While ARF has been long appreciated for its abilities to positively regulate p53 levels in the cell (22
) and serve as a sensor of hyperproliferative signals (19
), the relatively low abundance of ARF in interphase cells implied that ARF functioned only as a cellular checkpoint against aberrant growth and proliferation signals. In this manner, only signals powerful enough to elicit increases in ARF protein expression would trigger an actual ARF response. This implies that basal ARF molecules, even at their low levels, must be antagonized or held in check for the cell to undergo proper cell cycle progression and cell growth regimens. Teleologically, this model seems justified, given the genomic organization of the Ink4a/Arf
locus where “leakiness” in p16INK4a or p19ARF transcription would have dire effects on the growth and survival of the cell (14
). It is widely held that this locus is repressed in mice and that only under conditions of extreme stress or oncogenic signaling is the locus transcribed to elicit a growth and proliferative arrest phenotype (51
). Here, we provide evidence that the physiologically low level of ARF has a regulatory role in nucleolar function and ribosome biogenesis. Indeed, as early as 4 days post-ARF knockdown by lentiviral shRNA infection, we observed changes in nucleolar morphology and function that are reminiscent of data from the Arf−/−
embryonic cells. This strongly supports the hypothesis that basal ARF consistently monitors and dynamically alters the nucleolar growth/suppression pathway on a day-to-day basis. We would now argue that basal ARF proteins must be maintained at some steady-state level to provide constant surveillance of nucleolar function. Given the great energy demands of the nucleolus (ribosome biogenesis and protein synthesis account for nearly 50% of the cell's energy), dysfunctional nucleolar processes may need to be adjusted at a moment's notice (26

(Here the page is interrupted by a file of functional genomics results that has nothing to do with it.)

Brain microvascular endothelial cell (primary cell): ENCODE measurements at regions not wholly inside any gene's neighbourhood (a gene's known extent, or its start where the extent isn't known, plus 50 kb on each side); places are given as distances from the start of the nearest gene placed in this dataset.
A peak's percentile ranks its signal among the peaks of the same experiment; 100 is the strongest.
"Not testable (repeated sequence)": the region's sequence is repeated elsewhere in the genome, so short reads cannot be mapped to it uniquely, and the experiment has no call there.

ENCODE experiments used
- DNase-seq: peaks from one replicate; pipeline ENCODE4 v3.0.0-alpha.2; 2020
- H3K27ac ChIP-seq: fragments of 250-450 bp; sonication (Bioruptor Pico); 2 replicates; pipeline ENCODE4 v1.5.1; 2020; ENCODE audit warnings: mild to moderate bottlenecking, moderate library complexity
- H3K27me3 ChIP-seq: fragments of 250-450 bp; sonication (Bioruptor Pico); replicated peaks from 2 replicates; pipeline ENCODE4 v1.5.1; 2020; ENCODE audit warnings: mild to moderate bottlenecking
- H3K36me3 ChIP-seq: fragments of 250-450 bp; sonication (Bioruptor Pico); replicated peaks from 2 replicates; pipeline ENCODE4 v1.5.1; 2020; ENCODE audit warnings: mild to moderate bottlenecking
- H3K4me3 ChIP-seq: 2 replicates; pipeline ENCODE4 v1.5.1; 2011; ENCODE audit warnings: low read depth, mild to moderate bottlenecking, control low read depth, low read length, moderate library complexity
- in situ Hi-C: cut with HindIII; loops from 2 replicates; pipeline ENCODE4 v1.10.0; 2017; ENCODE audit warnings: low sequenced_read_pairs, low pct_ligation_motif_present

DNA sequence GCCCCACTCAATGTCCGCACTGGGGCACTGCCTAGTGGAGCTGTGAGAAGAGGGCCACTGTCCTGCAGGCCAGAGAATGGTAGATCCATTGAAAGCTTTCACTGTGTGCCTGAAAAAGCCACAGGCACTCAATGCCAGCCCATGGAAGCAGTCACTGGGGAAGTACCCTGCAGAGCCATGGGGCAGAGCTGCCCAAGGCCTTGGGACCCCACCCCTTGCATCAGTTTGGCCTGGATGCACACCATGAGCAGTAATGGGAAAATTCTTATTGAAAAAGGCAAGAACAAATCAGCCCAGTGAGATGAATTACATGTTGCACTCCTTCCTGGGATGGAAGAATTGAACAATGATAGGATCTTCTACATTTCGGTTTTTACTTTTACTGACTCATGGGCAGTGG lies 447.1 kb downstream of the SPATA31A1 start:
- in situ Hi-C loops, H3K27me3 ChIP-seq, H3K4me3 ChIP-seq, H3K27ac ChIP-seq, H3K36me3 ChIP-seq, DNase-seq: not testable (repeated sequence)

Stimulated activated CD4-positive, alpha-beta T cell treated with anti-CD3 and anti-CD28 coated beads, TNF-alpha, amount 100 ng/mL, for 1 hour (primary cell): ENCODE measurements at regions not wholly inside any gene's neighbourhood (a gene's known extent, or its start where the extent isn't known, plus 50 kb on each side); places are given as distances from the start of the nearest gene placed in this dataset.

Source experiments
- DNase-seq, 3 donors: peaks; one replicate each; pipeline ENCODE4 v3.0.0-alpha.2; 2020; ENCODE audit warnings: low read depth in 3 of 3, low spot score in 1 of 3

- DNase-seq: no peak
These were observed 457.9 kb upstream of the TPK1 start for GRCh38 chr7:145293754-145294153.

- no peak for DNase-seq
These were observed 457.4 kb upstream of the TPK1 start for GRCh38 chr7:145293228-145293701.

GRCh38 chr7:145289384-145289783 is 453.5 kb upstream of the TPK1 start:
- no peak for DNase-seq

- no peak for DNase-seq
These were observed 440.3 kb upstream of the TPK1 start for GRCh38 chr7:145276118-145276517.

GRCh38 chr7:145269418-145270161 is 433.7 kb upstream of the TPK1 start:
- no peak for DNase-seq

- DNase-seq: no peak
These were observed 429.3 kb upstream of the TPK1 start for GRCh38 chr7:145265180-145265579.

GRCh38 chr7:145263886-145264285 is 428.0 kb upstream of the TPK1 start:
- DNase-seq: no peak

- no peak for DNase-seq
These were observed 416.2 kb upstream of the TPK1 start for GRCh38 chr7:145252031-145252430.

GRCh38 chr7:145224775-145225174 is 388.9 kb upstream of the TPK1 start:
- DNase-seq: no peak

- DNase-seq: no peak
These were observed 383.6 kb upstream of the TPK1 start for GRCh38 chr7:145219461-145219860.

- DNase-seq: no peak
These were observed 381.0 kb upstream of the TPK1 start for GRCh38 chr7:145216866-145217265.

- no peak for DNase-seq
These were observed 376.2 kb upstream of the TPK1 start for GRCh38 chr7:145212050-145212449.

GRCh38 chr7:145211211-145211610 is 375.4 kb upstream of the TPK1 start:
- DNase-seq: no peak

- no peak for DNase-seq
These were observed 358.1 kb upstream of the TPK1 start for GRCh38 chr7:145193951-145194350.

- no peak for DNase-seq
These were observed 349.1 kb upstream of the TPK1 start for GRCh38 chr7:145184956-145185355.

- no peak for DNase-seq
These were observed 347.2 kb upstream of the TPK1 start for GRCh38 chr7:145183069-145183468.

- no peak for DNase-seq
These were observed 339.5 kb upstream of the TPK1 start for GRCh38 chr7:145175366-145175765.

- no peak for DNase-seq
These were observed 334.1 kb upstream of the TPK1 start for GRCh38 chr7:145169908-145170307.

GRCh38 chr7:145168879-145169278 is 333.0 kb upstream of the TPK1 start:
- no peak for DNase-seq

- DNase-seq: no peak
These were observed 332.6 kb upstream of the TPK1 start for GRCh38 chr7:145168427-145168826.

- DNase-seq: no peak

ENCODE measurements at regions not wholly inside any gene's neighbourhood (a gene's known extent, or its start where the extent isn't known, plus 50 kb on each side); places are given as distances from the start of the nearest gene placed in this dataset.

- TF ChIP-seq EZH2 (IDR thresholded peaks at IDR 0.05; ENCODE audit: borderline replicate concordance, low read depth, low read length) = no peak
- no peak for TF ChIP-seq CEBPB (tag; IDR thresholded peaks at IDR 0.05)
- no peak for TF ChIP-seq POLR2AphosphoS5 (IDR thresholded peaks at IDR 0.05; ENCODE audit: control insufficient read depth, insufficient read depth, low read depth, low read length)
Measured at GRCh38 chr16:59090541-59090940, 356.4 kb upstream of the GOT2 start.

). In support of this contention, a recent report (33
) demonstrated that selective disruption of the nucleolus by either UV radiation or a number of “stress” responses induced cell cycle arrest and markedly enhanced p53 stability. While we did not observe any gross disruption of nucleoli in cells either lacking or overexpressing ARF, we did observe numerous qualitative changes in the size and number of nucleoli in cells lacking Arf
. This would suggest that basal ARF might play a vital role in determining the protein composition of nucleoli, acting to prevent the release of specific ribosomal proteins from the nucleolus or to prohibit the entrance of unwanted (potentially oncogenic) nuclear proteins into the nucleolus.
In the past few years, numerous p53-independent functions have been ascribed to ARF (35
). We found that nearly half of the basal ARF in the cell is in a complex with NPM, a protein previously shown to interact with human and mouse ARF proteins (4
). While much of the work concerning the ARF-NPM interaction has focused on the ability of each protein to antagonize the function of the other (4
), our findings suggest that the baseline interaction functions to maintain a controlled level of ribosome biogenesis. We propose a model where basal ARF antagonizes a small pool of NPM, either directly or enzymatically (8